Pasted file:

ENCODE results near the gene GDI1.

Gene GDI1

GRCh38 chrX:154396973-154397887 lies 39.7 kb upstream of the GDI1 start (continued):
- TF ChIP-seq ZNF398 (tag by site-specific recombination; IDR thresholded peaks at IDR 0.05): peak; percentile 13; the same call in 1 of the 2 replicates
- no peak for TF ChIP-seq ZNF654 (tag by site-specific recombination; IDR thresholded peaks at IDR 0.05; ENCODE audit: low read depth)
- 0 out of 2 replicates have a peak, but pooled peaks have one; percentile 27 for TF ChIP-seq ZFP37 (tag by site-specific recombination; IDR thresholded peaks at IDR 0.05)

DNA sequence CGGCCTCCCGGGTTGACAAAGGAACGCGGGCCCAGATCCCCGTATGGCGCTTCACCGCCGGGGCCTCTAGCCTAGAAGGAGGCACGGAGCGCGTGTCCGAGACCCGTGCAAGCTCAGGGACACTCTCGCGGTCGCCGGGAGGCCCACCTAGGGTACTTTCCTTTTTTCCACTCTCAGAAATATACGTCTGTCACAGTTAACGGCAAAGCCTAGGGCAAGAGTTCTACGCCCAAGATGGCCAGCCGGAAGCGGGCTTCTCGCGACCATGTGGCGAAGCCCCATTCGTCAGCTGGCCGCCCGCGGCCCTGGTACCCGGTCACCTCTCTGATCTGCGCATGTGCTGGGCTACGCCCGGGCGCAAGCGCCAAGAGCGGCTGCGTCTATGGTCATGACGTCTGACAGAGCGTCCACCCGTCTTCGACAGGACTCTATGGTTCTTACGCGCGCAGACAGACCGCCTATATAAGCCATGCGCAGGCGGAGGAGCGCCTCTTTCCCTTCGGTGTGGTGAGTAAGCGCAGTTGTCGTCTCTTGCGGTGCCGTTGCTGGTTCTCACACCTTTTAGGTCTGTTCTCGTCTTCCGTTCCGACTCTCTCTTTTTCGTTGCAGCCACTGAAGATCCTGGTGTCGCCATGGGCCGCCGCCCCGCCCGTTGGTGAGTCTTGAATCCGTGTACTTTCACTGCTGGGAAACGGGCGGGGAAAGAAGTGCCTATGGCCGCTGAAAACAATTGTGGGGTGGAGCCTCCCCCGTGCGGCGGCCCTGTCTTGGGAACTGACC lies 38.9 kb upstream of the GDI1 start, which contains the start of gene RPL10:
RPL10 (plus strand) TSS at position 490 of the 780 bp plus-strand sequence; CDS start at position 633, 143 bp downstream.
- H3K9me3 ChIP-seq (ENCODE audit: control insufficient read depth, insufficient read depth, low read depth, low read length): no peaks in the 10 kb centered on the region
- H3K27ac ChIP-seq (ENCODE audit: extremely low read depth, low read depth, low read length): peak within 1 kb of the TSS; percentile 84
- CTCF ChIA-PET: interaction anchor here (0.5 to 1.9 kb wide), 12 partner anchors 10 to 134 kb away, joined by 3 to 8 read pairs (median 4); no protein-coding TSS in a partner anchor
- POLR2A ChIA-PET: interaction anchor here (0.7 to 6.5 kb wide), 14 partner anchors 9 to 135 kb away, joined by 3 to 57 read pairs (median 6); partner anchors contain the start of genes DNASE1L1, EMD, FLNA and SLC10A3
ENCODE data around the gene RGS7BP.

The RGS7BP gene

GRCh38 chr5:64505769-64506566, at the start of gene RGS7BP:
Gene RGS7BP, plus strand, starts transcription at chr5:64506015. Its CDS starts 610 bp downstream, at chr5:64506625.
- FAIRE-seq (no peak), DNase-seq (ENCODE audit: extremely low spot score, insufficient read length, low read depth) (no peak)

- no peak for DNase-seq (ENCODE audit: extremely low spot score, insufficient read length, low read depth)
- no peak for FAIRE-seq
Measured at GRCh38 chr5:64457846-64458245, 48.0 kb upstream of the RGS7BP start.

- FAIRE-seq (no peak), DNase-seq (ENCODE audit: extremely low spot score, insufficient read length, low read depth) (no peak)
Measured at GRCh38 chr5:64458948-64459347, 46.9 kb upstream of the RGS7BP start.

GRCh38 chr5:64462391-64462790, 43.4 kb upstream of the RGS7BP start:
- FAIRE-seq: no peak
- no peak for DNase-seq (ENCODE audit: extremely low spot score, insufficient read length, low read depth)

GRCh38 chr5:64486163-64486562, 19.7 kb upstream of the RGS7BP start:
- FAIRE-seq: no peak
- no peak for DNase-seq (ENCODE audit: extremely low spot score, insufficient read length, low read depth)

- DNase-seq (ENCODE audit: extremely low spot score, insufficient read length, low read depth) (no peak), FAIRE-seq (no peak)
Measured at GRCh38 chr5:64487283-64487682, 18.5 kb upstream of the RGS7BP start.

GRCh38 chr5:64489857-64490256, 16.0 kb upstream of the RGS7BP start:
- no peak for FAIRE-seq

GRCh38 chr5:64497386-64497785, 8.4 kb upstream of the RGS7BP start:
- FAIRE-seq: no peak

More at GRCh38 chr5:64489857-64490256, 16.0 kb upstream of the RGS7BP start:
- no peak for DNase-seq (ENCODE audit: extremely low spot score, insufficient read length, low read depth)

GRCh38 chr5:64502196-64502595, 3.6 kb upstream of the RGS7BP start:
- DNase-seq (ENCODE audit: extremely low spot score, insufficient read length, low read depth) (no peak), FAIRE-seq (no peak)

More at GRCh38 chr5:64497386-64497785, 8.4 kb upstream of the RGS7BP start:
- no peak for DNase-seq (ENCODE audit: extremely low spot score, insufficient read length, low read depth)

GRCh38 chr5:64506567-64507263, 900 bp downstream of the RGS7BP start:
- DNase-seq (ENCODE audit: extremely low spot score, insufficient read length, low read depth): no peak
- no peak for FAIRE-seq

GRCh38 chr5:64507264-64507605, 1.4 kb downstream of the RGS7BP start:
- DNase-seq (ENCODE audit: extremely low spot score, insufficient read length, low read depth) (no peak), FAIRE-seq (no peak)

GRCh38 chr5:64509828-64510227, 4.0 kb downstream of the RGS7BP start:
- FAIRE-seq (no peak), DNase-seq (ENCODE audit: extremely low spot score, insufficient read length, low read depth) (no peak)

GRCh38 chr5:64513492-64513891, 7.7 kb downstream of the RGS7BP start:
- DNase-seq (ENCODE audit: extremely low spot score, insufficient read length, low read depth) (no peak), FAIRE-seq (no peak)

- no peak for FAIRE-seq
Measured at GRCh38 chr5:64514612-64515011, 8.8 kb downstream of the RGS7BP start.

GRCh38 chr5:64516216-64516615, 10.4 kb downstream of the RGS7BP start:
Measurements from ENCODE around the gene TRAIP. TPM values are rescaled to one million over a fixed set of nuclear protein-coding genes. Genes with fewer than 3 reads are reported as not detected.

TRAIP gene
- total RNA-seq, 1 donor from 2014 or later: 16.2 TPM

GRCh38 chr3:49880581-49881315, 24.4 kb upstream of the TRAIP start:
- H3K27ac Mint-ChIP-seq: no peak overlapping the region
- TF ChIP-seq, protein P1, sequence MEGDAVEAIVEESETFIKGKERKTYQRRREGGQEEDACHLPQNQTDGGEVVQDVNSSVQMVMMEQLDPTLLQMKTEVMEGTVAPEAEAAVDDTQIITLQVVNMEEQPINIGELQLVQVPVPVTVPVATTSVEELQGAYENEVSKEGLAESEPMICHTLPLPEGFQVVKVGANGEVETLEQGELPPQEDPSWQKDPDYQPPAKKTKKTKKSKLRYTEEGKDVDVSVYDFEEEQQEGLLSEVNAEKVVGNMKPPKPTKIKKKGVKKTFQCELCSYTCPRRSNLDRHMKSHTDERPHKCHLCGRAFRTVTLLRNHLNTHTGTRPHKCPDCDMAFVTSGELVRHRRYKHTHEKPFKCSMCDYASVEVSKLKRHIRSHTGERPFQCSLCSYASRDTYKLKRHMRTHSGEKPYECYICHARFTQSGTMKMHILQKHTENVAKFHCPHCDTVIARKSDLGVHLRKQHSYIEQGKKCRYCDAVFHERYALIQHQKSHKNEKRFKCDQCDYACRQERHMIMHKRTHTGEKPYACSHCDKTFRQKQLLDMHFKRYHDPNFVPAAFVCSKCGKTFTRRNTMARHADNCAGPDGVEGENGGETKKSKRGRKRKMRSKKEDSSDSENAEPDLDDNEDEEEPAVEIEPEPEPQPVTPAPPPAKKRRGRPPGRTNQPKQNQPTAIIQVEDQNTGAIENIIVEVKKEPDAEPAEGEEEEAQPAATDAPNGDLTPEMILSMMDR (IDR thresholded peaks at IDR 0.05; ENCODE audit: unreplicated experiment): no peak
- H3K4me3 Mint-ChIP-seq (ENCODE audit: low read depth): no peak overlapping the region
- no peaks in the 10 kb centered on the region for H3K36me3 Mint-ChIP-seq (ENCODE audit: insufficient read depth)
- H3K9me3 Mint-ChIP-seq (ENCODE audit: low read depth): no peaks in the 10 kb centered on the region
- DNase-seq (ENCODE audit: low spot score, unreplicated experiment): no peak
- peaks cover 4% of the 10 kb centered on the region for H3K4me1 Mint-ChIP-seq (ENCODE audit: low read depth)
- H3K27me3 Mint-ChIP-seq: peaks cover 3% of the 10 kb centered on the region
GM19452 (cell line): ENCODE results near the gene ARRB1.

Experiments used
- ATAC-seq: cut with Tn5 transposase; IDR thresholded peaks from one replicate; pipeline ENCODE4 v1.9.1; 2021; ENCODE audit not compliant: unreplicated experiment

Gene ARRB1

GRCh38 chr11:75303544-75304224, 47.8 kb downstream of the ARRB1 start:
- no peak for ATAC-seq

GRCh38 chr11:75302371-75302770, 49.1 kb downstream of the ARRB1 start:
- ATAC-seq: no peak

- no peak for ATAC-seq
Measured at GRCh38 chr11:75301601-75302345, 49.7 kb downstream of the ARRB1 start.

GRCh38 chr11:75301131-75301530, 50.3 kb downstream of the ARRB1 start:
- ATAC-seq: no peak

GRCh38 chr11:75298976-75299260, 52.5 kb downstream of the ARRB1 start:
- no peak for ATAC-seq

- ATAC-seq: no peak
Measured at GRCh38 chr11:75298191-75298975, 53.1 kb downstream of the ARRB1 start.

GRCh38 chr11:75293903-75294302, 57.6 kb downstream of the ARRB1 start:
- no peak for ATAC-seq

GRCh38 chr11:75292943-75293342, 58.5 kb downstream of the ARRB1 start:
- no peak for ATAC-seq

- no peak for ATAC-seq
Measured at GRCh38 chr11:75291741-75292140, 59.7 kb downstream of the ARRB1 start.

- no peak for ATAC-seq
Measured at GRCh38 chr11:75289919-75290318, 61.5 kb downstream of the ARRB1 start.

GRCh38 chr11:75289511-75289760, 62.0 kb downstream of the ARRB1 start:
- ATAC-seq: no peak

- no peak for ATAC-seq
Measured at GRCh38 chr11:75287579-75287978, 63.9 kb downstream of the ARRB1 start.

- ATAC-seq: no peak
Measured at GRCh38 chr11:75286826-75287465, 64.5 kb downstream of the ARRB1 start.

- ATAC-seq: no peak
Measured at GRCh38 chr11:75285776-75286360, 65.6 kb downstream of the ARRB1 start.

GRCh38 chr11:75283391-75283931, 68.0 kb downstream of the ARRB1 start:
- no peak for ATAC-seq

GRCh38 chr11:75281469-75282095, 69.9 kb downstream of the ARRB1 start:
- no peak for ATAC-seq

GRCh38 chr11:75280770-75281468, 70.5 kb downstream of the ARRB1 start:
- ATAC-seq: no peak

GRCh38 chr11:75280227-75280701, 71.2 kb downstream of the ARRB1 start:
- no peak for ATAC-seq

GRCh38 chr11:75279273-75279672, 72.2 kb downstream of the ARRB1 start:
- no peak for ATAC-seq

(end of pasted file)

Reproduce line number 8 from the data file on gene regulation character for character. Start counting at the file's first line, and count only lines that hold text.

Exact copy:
RPL10 (plus strand) TSS at position 490 of the 780 bp plus-strand sequence; CDS start at position 633, 143 bp downstream.